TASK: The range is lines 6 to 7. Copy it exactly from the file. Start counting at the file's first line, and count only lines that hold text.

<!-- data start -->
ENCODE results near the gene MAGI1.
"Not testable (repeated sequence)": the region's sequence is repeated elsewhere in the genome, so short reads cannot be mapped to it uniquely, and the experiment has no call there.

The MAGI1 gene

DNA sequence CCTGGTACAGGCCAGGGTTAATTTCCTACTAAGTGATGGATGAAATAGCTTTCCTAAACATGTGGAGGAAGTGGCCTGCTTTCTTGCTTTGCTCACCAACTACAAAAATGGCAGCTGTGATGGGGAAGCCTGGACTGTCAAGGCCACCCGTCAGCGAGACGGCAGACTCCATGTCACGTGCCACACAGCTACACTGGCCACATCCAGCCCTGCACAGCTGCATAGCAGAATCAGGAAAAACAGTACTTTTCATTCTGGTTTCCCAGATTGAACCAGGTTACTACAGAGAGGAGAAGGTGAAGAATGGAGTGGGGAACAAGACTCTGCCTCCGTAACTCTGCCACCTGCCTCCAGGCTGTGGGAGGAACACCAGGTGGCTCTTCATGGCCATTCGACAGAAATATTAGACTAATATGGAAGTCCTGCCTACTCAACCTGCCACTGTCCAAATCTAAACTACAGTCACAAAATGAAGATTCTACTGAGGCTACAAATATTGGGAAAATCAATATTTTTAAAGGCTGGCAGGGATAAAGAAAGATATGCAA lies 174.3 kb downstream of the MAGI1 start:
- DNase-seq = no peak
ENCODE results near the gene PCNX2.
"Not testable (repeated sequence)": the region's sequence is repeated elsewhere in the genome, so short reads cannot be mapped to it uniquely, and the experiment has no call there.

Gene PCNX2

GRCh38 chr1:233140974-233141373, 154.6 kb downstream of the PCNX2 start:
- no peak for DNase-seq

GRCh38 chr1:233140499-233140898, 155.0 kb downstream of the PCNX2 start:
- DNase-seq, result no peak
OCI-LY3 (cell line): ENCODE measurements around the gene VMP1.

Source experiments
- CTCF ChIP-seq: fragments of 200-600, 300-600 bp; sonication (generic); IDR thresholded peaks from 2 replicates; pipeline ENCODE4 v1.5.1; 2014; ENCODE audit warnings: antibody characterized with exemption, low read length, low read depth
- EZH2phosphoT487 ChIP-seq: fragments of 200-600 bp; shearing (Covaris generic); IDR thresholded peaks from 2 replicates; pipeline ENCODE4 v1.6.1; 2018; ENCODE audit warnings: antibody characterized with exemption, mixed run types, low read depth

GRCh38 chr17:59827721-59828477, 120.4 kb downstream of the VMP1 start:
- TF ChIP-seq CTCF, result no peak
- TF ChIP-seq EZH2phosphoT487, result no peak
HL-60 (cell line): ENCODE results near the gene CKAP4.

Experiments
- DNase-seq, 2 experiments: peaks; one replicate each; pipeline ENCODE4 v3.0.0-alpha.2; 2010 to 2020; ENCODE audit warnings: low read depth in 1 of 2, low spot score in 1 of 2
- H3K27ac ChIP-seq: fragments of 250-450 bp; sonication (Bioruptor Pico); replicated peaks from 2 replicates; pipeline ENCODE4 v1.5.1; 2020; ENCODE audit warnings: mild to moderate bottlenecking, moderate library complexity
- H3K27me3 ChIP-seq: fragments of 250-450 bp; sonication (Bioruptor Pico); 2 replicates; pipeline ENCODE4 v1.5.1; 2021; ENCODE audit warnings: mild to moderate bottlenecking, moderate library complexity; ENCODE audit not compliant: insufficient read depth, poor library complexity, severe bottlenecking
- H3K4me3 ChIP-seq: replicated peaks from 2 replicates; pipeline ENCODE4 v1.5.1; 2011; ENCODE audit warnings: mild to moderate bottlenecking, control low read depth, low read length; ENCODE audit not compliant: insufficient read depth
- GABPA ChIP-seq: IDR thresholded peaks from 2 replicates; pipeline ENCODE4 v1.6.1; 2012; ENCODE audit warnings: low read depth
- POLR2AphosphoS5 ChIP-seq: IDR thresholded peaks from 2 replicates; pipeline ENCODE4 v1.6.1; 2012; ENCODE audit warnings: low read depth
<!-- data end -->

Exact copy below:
ENCODE results near the gene PCNX2.
"Not testable (repeated sequence)": the region's sequence is repeated elsewhere in the genome, so short reads cannot be mapped to it uniquely, and the experiment has no call there.